New Mexico justices work to boost access to legal services
SANTA FE, N.M. (AP) — More New Mexico residents would have access to civil legal services under proposals approved by the state Supreme Court.
Chief Justice Judith K. Nakamura said Friday the court recognizes the state faces a significant gap in access to justice. She pointed to residents who cannot afford an attorney to resolve legal problems ranging from housing and financial disputes to family matters such as child custody and support.
“To truly fulfill the promise of equal justice under the law, we must offer more assistance for the critical legal needs of New Mexicans,” she said.
The court established a work group last year to consider whether New Mexico should authorize a new non-lawyer practitioner to provide civil legal services. The group submitted a report to the court, resulting in the proposals that were recently endorsed.
The proposals include efforts to attract more out-of-state law school graduates to practice in New Mexico and possible financial incentives for attorneys who practice in rural or underserved communities.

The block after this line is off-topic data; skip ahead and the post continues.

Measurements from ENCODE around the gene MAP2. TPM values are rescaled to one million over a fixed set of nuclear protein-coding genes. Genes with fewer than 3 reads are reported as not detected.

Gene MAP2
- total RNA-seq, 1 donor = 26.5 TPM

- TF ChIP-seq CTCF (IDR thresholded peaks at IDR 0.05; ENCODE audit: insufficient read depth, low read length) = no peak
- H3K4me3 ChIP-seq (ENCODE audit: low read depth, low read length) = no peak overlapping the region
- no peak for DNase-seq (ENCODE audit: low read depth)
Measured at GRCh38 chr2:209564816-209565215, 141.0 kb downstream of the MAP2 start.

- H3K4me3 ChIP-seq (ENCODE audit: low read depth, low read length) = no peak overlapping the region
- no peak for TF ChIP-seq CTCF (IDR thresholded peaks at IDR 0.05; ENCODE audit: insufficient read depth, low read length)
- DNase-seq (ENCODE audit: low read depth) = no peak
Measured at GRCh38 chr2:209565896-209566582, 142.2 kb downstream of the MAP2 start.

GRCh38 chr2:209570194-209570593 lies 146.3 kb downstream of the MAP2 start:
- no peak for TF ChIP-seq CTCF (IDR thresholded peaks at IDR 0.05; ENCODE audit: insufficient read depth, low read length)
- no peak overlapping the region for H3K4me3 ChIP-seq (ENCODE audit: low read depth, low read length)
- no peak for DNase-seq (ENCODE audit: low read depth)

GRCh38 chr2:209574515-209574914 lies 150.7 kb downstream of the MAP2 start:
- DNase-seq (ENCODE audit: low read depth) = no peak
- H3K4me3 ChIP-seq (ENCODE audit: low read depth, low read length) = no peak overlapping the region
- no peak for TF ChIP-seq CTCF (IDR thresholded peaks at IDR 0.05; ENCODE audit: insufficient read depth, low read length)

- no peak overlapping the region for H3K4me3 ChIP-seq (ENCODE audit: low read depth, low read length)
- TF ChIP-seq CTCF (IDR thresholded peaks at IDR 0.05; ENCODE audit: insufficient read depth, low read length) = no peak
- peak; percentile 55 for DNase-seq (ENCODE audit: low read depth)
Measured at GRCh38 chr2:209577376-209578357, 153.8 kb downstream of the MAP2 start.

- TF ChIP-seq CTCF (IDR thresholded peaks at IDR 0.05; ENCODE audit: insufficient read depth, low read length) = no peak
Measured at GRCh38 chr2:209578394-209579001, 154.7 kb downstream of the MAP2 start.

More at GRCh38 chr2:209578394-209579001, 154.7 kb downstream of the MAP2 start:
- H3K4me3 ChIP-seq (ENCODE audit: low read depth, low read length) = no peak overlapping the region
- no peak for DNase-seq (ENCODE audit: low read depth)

According to the work group, New Mexico’s limited access to legal services is due to a lack of attorneys in many areas of the state, costly attorney fees and the retirement of lawyers who are not replaced.
Court officials say one-third of the state’s counties have 10 or fewer attorneys, and three counties — De Baca, Harding and Hidalgo — have no active resident attorneys.
The court directed the State Bar to explore working with the University of New Mexico School of Law on the possibility of offering government stipends and student loan forgiveness for attorneys who agree to live and work in selected areas.
The justices also ordered the Administrative Office of the Courts to develop a pilot program in which specially trained personnel would serve as court navigators to assist people who don’t have an attorney. Navigators potentially could help people obtain and fill out court forms, organize documents needed for cases and attend hearings to provide support for self-represented litigants.
Research also will continue into whether the state should license non-lawyers to perform limited types of legal work.